The research was conducted to identify the different level of nutritional status of English academic purposes III students, respectively home country compared to Australia.
Participants were contingently chosen at a pre-university college in Westmead so as to complete a questionnaire about eating habits, food intake and some changes after coming Australia.
Results showed that international students may have undernutrition in Australia compared to their home country.
The results suggest that it should have more studies which can educate overseas students about what healthy eating is, how to cope with different food and dietary environment.
Nutrition is defined as the processes that people eat animals or plants and absorb food substances. During the past 30 years, the nutritional status of human has an important role in socio economic development of the country. Moreover, it is being increasingly emphasized as a human right. There were 487,458 international students in Australia. The government makes a good profit on their fee every year. Therefore, the nutrition of international students should be considered carefully.
Previous research by Perez-Cueto, Verbeke, Lachat and Remaut-De Winter (2009) discovered the nutritional status of students in Kocaeli, Turkey did not good enough to their health while Pan, Dixon, Himburg and Huffman (1999) found that overseas students tend to have less meals per day and eat more American-fast foods which lead to bad eating patterns. Moreover, Lyu, et al (2009) claimed that after coming a new country, most immigrants had undernutrition.
Although much work has been done to date, most of the work has been done in United State and Asia. Very little has work has been done for in Australia, and no study has focused on the nutritional status of international students.
The purpose of this research was to identify the changes of nutrition by overseas students in Australia. The hypothesis was that the nutritional status of international students in Australia is lower than in their home country.
The research was performed into nutritional status of international students in Australia on December 6th, 2012. 50 English Acadamic Purposes III students were contingently chosen at UWS college in Westmead campus. There were 50 subjects who are Asian and aged from 18 to 30. Most subjects are female (32), and the remainder is male.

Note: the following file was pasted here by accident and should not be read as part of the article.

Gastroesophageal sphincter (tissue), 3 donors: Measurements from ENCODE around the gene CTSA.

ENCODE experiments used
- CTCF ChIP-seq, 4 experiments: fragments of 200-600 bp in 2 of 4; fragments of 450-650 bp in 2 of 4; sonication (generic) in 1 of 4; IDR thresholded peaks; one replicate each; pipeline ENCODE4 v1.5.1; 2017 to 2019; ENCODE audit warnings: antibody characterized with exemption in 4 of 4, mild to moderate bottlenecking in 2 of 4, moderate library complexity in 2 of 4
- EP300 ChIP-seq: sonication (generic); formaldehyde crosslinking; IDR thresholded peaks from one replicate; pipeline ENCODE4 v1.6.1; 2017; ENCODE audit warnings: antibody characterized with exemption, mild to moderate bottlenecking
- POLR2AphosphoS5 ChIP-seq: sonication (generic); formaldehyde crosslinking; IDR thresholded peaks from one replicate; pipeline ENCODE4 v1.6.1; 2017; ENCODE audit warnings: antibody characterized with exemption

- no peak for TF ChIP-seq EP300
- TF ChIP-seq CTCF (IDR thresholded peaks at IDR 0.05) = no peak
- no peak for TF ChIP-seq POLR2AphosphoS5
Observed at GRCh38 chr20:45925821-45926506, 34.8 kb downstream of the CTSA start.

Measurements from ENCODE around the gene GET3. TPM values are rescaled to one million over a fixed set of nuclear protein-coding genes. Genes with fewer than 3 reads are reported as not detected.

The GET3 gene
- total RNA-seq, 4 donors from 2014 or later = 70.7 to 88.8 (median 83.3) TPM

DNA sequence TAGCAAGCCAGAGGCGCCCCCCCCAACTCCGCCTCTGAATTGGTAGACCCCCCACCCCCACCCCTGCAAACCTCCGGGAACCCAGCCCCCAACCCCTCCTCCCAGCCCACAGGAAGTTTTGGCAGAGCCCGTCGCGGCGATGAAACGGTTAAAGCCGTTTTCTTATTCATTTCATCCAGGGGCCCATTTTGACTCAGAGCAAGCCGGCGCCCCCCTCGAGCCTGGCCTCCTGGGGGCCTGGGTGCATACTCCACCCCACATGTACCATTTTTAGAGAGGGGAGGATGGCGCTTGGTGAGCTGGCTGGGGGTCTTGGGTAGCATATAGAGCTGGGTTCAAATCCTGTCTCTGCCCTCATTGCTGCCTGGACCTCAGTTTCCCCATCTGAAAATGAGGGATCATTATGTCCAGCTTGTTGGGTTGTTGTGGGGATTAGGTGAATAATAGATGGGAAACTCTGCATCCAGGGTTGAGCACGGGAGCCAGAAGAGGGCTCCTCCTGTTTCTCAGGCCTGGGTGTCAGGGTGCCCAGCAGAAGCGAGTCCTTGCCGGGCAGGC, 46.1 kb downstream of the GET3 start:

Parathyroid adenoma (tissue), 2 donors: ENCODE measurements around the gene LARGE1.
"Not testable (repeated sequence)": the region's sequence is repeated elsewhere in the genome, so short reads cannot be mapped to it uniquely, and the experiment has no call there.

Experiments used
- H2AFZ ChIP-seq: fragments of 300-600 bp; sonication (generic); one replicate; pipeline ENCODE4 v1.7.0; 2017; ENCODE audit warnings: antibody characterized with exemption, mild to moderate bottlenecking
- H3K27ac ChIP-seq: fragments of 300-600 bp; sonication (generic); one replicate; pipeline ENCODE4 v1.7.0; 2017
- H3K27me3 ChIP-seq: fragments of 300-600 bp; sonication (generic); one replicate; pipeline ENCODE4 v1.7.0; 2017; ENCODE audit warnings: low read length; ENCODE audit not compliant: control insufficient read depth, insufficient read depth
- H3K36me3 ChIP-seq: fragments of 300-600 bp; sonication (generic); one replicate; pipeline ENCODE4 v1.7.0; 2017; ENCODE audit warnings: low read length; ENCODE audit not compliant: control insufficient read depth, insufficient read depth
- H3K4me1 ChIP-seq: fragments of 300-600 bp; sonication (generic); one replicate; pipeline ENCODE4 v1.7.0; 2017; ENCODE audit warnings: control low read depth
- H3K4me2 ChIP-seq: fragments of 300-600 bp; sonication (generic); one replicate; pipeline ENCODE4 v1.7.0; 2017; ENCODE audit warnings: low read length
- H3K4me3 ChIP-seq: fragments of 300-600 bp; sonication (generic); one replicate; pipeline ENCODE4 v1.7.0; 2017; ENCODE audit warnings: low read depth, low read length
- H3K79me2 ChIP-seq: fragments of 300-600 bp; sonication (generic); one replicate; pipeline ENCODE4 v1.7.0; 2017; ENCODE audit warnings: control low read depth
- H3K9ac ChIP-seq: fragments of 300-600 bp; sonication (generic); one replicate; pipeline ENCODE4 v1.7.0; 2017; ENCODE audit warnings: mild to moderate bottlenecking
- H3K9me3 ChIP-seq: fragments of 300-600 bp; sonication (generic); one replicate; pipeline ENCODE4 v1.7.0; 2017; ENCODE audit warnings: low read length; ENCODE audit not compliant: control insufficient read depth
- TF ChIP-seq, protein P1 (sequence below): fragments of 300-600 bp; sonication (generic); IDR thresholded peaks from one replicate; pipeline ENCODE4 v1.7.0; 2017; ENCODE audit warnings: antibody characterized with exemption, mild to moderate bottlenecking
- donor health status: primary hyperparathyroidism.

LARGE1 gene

The research instrument was a questionnaire which included three items with 14 questions. The first item comprised demographic questions. The second item was used attribute questions to determine the differences of international students’ eating habit in home country and in Australia. The last item was about changes related to subjects’ nutritional status after they came to Australia.
A group of three researchers discussed together to design questions. A draft questionnaire was established and formatted by using computer. Next, it was piloted by teacher and other groups, and then was made a few alterations.
The questionnaire was distributed to the subjects at West mead campus. Each respondent had to tick one box only for each question when they answered the two page questionnaire. The type of all 15 questions are multiple choice; therefore, it is easy for researchers to assemble the accurate data.
After two hours, all the questionnaires were collected to get the data. The data was converted to percentage and analysed by graphs.
In the questionnaire, five questions in the first part are demographic questions. Gender was evenly divived into 18 males and 32 females. 56% of students are from 18 to 25 years old, 32% of students are between 26 and 30 years old, while 2% were under 18 years old, and lastly 8% over 30 years old. Most students were from Asia (90%), and the remainder were from Europe (2%) and Middle-East (8%). The percentage of students who have been living in Australia for less than 1 month, from 1 to 5 months,